• How are the bites configured? Bed bugs usually leave small clusters or rows of about three to five bites. The lines may be straight, or appear to follow a zig-zag line.
  • Blister beetles cause painful blisters when they are crushed, which releases an irritating chemical called cantharidin. However, blister beetles do not bite or sting. Therefore, if your blisters developed from bites, bed bugs are the likely culprit.
    • Fire ant bites can also form blisters. However, fire ant bites are very painful, whereas bed bug bites are hardly noticeable.
  • Is there a bullseye pattern around the bite? If so, you should see a doctor immediately. You were probably bitten by a tick carrying Lyme Disease, which can be fatal if left untreated. Early warning signs include fever, headaches, chills, and swollen lymph nodes.

Diseases and Skin Conditions Commonly Mistaken for Bed Bug Bites

It isn’t only insect bites which can cause diagnostic confusion. Certain skin conditions – some of which are fairly common in the United States – are also close mimics. Listed below are just a few examples.

Dermatitis Herpetiformis – Also known as Duhring Disease, this is a rare condition which affects only an estimated 20,000 to 200,000 people in the U.S. each year. Duhring Disease manifests as a persistent, itchy rash composed of blisters and small bumps. This disease is exceptionally rare in children, with onset typically in the twenties or later.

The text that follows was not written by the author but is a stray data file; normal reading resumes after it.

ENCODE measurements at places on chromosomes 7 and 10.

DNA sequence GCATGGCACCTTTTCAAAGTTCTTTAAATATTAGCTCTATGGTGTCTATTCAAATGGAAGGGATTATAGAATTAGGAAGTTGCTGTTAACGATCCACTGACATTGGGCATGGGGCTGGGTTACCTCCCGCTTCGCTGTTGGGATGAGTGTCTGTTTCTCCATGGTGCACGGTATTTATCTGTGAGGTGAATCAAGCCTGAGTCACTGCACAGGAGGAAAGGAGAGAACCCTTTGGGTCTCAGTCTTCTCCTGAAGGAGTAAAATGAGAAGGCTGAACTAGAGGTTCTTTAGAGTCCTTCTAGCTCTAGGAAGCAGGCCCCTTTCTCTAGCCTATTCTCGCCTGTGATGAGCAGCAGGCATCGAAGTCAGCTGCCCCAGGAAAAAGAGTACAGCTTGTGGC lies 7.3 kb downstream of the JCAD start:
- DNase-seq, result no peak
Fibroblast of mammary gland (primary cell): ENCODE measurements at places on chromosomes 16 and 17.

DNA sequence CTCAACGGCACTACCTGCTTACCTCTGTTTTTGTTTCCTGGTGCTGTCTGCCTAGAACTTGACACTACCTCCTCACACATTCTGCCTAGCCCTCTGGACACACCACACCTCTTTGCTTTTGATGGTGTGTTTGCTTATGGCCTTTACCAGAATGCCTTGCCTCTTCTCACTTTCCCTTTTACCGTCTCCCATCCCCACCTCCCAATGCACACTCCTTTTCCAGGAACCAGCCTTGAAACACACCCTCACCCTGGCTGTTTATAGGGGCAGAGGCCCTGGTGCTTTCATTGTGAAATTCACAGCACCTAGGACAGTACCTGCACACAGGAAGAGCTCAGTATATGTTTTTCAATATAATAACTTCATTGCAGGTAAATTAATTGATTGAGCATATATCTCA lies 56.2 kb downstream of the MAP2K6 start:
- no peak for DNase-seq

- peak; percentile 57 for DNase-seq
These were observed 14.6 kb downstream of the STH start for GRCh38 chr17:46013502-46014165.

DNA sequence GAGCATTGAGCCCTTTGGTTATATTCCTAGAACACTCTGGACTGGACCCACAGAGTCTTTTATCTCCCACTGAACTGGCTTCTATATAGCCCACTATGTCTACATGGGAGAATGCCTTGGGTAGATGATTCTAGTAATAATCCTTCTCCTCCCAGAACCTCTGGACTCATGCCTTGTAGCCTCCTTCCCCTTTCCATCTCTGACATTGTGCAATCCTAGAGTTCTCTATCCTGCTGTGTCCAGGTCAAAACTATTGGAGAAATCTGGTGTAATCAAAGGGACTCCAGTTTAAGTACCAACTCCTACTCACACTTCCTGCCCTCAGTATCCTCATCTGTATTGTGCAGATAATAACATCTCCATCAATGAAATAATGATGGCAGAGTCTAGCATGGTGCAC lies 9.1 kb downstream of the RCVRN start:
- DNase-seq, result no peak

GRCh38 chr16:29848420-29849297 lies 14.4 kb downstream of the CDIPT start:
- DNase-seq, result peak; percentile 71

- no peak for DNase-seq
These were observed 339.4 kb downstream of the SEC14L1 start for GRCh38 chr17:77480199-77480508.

Grover’s Disease – Similar to Duhring Disase, Grover’s Disease is a rare skin condition in which itching red spots break out on the torso and back. Grover’s Disease is typically seen in middle-aged and elderly men.

Miliaria – Miliaria, which you might know as “heat rash” or “prickly heat,” affects approximately 3 million people in the U.S. every year. As its nickname suggests, miliaria typically occurs during the summer, and tends to affect children and infants. Caused by blocked sweat ducts, miliaria leads to itchy, pink skin rashes.

Prurigo – Like Duhring Disease, about 20,000 to 200,000 cases occur annually in the U.S. Prurigo manifests as large, itchy nodules (lumps and swellings) on the arms and legs. The nodules may not be itchy at first.

Scabies – Also known as “the seven-year itch,” scabies is caused by parasites called “itch mites” (Sarcoptes scabiei). Scabies, which affects as many as 3 million people in the U.S. each year, manifests as a pink, itchy skin rash comprised of blisters and bumps.

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If you think you’ve been bitten by bed bugs, you might actually be suffering from one of these conditions. On the other hand, if you were recently diagnosed with any of these conditions, you may want to see another doctor to confirm that bed bugs aren’t the true cause. As the Microbiology study points out, bed bug bites are commonly misdiagnosed as:

  • Food Allergies
  • Chicken Pox
  • Scabies
  • Staph Infections (Staphylococcus)
  • Prurigo

If you suspect that your Baltimore apartment has bed bugs, and your landlord refuses to do anything about it, or is threatening to evict you for complaining, you need an experienced bed bug lawyer on your side. You may be entitled to compensation. To set up a free, completely confidential legal consultation, call the law offices of Whitney LLP right away at (410) 583-8000.